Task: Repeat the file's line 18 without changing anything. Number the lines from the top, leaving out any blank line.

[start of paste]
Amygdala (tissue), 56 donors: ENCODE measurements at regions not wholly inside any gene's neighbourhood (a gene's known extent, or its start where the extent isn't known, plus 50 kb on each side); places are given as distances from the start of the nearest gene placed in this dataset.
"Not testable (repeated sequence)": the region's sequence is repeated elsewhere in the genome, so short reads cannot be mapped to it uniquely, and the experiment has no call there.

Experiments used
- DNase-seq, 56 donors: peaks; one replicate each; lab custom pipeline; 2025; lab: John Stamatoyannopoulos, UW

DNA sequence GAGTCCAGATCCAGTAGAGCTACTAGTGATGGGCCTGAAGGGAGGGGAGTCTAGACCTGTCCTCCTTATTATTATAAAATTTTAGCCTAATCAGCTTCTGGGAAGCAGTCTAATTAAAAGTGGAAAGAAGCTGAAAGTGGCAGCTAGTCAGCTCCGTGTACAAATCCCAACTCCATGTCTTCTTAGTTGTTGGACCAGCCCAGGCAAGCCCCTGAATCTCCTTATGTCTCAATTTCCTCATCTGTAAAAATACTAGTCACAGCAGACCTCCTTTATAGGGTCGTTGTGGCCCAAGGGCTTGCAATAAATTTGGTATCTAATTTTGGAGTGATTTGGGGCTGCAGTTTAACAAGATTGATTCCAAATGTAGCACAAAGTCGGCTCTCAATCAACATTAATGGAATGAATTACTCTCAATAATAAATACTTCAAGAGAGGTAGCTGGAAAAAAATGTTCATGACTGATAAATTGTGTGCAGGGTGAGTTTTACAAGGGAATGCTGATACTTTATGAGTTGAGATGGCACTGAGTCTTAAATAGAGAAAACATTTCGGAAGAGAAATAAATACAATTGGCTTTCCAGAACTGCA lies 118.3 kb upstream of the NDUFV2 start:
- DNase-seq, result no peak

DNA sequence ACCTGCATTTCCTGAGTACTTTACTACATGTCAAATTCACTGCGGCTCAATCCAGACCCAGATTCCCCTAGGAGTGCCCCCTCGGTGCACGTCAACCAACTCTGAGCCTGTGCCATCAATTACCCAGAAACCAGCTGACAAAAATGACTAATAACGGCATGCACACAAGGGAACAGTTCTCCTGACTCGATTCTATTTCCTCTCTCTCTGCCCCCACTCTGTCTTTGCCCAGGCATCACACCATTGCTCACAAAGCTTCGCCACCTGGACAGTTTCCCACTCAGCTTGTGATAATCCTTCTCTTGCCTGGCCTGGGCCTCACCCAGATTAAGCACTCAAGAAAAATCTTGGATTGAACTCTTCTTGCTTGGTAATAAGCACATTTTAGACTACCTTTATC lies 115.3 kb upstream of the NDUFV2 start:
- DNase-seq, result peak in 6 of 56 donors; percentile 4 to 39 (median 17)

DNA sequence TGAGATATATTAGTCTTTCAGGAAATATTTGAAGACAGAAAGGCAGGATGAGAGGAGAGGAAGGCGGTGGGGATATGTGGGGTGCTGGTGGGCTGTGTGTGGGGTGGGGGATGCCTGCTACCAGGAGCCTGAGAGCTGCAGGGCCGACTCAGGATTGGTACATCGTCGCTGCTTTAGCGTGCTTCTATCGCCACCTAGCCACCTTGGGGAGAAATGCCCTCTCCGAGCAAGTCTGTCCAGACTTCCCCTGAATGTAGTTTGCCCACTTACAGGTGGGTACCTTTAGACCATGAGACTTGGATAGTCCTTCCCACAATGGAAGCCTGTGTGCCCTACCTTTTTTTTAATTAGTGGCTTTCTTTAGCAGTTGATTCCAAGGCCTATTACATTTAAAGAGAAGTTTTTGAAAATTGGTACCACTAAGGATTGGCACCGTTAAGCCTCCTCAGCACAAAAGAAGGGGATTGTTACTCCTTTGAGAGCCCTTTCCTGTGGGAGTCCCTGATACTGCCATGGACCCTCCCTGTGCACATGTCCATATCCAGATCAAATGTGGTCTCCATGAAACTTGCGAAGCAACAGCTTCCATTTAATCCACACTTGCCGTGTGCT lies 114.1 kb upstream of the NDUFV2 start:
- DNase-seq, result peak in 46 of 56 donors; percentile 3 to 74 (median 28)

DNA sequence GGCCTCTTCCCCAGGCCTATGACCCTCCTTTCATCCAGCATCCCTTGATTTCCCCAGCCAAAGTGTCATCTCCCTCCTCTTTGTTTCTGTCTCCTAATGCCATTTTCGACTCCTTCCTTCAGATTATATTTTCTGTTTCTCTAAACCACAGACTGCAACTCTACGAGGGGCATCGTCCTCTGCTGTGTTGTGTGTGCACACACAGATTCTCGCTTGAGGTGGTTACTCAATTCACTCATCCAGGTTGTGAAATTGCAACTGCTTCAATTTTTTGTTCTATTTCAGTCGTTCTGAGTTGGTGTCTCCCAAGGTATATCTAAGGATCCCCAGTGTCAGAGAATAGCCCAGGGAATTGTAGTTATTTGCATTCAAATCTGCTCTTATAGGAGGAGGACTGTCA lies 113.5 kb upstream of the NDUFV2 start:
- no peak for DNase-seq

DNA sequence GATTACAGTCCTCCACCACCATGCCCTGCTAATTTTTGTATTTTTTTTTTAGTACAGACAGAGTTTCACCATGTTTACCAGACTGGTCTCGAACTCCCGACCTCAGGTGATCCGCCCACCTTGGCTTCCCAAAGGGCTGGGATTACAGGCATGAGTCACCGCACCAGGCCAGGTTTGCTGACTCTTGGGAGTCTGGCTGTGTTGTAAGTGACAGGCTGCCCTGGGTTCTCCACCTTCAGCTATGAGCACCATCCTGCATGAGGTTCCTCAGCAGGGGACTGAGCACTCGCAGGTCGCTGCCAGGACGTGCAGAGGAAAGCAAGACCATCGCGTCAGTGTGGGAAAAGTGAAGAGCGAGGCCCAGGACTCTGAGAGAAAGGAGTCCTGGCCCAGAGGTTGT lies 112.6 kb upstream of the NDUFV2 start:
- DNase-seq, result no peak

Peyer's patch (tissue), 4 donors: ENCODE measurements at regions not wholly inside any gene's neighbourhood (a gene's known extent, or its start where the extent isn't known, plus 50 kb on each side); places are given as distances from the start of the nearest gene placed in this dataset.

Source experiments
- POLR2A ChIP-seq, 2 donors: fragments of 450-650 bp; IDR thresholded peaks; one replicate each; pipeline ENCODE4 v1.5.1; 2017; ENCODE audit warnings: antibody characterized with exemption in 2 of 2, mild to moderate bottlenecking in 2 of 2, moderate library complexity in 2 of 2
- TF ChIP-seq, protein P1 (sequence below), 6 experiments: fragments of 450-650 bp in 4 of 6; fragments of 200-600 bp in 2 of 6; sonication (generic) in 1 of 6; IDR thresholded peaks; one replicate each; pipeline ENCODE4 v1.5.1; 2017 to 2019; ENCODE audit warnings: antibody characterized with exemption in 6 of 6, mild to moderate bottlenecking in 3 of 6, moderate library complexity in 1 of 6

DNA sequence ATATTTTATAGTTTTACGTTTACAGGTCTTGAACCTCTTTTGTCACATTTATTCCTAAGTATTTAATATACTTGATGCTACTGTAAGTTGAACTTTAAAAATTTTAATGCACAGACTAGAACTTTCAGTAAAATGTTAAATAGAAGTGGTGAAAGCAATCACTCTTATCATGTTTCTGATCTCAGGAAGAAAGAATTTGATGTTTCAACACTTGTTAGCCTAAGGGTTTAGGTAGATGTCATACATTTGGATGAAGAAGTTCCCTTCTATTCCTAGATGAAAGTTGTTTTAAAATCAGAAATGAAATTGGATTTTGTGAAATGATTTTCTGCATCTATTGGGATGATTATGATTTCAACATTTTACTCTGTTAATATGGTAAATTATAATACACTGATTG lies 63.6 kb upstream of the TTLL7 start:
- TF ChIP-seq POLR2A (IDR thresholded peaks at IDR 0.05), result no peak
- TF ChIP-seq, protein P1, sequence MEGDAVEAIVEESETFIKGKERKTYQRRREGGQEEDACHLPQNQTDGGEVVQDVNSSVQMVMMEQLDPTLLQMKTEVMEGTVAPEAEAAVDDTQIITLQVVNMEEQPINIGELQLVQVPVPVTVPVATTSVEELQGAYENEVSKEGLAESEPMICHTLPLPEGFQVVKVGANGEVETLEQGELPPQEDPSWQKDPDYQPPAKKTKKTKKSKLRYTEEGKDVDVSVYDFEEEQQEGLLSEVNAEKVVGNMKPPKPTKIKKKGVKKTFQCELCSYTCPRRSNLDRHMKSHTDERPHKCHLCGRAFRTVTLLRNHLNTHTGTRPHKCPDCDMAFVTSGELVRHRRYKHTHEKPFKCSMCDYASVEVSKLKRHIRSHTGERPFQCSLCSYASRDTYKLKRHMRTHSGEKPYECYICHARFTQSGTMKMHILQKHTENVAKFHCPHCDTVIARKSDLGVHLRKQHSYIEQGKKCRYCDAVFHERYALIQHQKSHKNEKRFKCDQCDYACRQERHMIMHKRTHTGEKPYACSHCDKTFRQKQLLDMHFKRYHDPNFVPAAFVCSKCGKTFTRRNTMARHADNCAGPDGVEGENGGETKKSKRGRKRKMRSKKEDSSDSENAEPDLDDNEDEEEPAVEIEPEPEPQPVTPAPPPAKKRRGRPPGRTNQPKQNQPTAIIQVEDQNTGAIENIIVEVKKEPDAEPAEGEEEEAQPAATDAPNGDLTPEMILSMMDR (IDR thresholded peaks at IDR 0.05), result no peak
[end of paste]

- TF ChIP-seq, protein P1 (sequence below), 6 experiments: fragments of 450-650 bp in 4 of 6; fragments of 200-600 bp in 2 of 6; sonication (generic) in 1 of 6; IDR thresholded peaks; one replicate each; pipeline ENCODE4 v1.5.1; 2017 to 2019; ENCODE audit warnings: antibody characterized with exemption in 6 of 6, mild to moderate bottlenecking in 3 of 6, moderate library complexity in 1 of 6